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Kiwi firm spearheading heavy fleet green transition

31 March 2024

Bay of Plenty-based company Heavy Vehicle Machinery Solutions (HVMS) is forging global partnerships to help drive decarbonisation efforts in New Zealand’s road transport industry. Formed in October 2022 through parent company East Coast Heavy Diesel (ECHD) in Whakatane, HVMS is on a mission to pioneer low carbon technology and convert existing diesel fleets with cutting-edge battery electric, hybrid fuel and hydrogen fuel cell systems.

Under the leadership of directors Scott Hale, Richard Gatward (both from ECHD) and business development manager Mark Irving, HVMS brings a wealth of expertise in the heavy vehicle domain. For over 15 years, ECHD has been a leader in providing mechanical, engineering and certification to many vehicle fleet operators across the Eastern Bay of Plenty.

Recognising the urgency for skilled handling of battery and hydrogen electric drivetrain vehicles, HVMS has positioned itself to meet the evolving needs of operators transitioning to greener fleets. In a significant development, HVMS was awarded a conversion design contract by Thailand-based petroleum giant PTTEP in October last year.

PTTEP, a Fortune 500 company, has a fleet of around 3000 prime movers and tankers that move the crude oil and associated products throughout Thailand. The Scania P114GA (circa 2004) makes up much of its fleet. It is laying out plans to decarbonise and brought the Kiwi firm onboard to help make key first steps.

HVMS are currently finalising contract details for a prototype, with PTTEP to further convert a representative Scania based on the finalised full design conversion from diesel drivetrain to hydrogen fuel cell (FCEV). The Bay of Plenty firm has contracted fellow Kiwi company Global Bus Ventures (GBV), based in Rolleston, as a partner on the project, providing expertise on electrical design and integration.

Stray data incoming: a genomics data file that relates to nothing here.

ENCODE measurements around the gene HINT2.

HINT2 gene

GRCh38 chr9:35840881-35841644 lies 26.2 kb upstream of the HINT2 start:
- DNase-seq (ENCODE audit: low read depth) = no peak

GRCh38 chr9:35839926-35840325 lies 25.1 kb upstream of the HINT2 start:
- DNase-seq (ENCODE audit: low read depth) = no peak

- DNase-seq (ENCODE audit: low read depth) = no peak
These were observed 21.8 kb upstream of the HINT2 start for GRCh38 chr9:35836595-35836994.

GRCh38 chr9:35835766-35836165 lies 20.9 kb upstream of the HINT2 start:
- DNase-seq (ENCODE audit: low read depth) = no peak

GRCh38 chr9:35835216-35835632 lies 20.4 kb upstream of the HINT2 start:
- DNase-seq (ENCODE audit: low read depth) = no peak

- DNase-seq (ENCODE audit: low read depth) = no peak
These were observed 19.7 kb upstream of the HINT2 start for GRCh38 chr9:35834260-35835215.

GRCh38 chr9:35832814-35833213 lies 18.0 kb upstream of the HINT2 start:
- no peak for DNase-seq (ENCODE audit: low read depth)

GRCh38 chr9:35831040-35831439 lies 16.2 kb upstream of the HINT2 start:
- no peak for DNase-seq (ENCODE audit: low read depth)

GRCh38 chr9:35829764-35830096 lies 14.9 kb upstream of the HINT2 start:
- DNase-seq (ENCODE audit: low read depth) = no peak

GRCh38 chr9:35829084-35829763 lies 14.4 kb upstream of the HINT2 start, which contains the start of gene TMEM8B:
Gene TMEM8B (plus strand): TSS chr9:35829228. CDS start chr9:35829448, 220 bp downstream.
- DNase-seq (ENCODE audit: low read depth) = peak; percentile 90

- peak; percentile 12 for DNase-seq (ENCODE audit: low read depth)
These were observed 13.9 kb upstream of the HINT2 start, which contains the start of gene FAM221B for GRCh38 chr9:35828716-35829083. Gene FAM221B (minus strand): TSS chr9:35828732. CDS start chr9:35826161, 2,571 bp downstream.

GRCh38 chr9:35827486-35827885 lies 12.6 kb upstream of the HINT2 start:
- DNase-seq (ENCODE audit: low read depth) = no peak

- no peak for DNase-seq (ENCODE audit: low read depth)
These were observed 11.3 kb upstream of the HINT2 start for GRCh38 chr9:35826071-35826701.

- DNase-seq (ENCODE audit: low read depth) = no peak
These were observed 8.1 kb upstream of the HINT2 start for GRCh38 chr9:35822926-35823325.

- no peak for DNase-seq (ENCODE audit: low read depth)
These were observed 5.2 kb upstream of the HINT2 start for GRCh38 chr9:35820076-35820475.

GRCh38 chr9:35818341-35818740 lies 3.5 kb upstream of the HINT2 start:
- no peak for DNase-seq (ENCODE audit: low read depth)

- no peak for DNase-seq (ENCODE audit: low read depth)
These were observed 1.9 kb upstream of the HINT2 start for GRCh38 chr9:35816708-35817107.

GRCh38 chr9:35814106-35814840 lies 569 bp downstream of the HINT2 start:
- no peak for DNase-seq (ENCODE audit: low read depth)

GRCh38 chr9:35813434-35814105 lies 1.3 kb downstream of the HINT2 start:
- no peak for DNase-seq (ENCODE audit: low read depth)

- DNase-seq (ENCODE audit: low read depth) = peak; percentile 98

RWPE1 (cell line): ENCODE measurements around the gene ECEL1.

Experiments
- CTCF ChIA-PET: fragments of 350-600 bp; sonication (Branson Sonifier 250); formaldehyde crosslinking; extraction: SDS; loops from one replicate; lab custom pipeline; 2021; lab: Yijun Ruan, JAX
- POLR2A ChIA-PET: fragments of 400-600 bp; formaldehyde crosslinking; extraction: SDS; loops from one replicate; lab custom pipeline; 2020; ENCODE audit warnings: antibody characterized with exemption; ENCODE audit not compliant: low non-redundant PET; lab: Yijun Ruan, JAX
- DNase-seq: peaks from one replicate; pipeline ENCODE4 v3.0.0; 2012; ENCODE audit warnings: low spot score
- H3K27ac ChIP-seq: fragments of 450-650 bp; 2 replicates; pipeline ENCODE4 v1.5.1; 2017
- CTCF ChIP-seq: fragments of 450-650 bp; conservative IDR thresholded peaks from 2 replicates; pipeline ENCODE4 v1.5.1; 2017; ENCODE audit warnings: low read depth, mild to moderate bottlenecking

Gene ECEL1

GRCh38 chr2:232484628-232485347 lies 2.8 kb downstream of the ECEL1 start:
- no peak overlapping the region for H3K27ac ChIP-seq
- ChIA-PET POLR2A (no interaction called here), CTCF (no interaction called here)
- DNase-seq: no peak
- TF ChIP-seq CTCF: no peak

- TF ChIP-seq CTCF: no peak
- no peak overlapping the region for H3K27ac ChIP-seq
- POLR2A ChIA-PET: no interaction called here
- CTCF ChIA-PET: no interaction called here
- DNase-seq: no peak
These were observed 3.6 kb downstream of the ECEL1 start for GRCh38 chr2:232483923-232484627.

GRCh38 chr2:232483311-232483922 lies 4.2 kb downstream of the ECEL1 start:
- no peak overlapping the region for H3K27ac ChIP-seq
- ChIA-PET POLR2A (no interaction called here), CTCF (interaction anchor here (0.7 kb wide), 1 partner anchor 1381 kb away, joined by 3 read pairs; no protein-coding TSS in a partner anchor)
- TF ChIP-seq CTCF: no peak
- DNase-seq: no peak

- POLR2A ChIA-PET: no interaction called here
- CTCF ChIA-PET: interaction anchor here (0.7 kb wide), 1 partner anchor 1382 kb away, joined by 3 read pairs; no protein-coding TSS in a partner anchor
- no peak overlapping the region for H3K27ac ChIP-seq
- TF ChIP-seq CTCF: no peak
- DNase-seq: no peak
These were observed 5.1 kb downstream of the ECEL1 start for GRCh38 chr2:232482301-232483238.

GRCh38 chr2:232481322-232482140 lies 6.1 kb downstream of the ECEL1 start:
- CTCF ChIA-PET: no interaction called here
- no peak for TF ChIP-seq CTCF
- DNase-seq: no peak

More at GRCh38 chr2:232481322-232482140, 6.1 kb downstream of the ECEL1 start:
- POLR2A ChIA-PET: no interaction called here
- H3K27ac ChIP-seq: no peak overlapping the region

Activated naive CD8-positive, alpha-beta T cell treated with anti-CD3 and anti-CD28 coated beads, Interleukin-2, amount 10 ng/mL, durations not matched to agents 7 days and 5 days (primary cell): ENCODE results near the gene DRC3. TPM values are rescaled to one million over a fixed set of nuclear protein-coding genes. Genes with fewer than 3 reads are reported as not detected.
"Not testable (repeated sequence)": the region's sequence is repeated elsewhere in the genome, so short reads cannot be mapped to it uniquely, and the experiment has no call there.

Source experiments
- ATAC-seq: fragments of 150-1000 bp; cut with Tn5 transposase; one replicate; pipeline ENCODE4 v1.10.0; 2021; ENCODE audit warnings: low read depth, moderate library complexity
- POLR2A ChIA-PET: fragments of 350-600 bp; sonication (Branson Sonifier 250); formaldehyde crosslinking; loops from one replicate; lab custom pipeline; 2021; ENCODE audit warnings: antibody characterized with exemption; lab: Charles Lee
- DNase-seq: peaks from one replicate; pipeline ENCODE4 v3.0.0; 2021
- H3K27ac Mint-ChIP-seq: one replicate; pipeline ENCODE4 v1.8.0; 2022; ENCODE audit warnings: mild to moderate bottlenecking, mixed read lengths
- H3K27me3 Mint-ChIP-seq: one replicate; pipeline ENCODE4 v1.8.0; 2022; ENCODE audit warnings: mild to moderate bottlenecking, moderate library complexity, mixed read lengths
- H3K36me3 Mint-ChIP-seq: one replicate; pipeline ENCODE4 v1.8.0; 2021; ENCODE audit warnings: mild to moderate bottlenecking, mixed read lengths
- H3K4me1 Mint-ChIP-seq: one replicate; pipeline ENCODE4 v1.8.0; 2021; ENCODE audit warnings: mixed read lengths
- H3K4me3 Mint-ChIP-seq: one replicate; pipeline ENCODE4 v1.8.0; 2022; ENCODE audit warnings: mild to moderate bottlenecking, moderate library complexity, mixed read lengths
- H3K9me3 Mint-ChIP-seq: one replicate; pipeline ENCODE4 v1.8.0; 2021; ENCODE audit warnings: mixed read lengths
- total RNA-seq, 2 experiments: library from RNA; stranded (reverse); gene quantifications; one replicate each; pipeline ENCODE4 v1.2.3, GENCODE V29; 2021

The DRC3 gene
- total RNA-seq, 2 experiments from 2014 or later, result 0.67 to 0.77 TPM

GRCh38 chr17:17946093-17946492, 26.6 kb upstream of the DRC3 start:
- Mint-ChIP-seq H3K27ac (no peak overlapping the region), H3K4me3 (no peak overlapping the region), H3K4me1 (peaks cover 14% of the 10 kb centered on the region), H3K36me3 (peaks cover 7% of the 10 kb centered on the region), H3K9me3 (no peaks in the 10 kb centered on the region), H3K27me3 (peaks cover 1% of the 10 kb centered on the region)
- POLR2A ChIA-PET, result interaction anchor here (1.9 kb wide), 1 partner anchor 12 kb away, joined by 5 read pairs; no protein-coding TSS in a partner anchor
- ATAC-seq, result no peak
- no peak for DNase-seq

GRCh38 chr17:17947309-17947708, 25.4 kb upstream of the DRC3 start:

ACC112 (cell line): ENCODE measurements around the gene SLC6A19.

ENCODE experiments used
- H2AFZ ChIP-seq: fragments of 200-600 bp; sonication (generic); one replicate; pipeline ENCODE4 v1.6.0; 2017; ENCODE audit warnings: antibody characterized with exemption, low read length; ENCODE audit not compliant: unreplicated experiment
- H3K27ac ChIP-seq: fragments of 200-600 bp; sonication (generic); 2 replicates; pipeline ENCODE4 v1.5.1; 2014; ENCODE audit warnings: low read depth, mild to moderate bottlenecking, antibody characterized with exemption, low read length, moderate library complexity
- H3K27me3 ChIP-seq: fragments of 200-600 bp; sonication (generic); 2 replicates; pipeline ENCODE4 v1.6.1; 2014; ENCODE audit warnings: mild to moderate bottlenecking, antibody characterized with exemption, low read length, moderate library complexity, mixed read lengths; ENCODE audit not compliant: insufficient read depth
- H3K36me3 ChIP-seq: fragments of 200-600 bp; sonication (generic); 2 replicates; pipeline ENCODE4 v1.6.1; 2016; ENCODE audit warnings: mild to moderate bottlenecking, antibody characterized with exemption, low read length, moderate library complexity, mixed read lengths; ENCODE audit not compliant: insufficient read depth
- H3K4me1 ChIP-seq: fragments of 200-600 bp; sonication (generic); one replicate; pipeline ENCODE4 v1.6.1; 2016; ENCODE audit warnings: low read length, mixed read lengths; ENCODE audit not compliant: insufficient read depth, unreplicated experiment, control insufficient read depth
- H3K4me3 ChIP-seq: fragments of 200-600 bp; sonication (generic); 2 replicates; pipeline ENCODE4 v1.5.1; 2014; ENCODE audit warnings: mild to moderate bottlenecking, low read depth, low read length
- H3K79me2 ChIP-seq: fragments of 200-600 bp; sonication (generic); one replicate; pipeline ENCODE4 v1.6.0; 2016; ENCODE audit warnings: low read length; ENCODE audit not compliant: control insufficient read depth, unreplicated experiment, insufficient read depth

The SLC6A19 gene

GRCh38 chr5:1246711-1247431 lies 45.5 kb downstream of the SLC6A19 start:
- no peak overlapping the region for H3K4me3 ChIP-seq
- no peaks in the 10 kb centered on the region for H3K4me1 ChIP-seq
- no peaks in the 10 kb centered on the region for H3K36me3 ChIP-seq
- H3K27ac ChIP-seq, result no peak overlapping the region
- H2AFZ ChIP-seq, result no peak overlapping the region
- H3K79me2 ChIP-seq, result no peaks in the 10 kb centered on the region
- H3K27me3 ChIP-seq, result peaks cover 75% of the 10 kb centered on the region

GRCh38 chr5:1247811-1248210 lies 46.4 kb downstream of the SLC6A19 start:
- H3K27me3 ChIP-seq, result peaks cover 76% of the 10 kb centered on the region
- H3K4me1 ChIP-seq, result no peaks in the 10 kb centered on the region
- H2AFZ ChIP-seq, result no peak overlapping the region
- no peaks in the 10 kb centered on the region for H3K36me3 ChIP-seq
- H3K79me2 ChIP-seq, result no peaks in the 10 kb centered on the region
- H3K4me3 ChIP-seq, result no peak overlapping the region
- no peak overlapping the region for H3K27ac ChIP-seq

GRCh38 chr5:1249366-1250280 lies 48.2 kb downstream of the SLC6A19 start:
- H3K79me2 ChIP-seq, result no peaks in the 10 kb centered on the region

HVMS and GBV will work collaboratively to deliver the completed FCEV truck conversion design for PTTEP by June this year, then commence the prototype soon after. Meanwhile, another global partnership has been formed with Advanced Electric Machines – a leading UK manufacturer of “rare-earth free” and recyclable electric motor systems.

These “fully recyclable” motors, which remove the need for rare-earth metals and copper in their design, are currently integrated into various electric vehicles, including UK electric truck startup Tevva.

AEM’s motors are also being used in development projects with several global vehicle manufacturers, such as Bentley, SAF-Holland, CNH Industrial and Asia Cab. The partnership with HVMS opens opportunities to expand AEM’s presence in Australasia and explore new markets.

HVMS business development manager Mark Irving says there is a “clear gap” in the electrification of heavy vehicles across the Australasian region and HVMS is working to address that. “Many OEMs globally are designing and at various stages of manufacture on either or both BEV (battery electric vehicle) and FCEV (fuel cell electric vehicles).

“These OEMs are generally not manufacturing vehicles in Australasia, with the exception of Hyzon in Melbourne and GBV in Rolleston, and are closer to larger and more affluent markets than those in our region.”

“HVMS recognises that in eight to 10 years, the flow of OEM equipment to this region of the world will occur at a more regular and cost-effective level, but solutions are still required in the interim,” he says. As well as full battery electric or hydrogen fuel cell conversions, partial (hybrid) conversions using diesel and hydrogen are also an option.

Irving says HVMS has recently acquired exclusive Australasian access to a European designed hybrid conversion system and is working currently with several fleet operators in New Zealand and Australia.

Source: transporttalk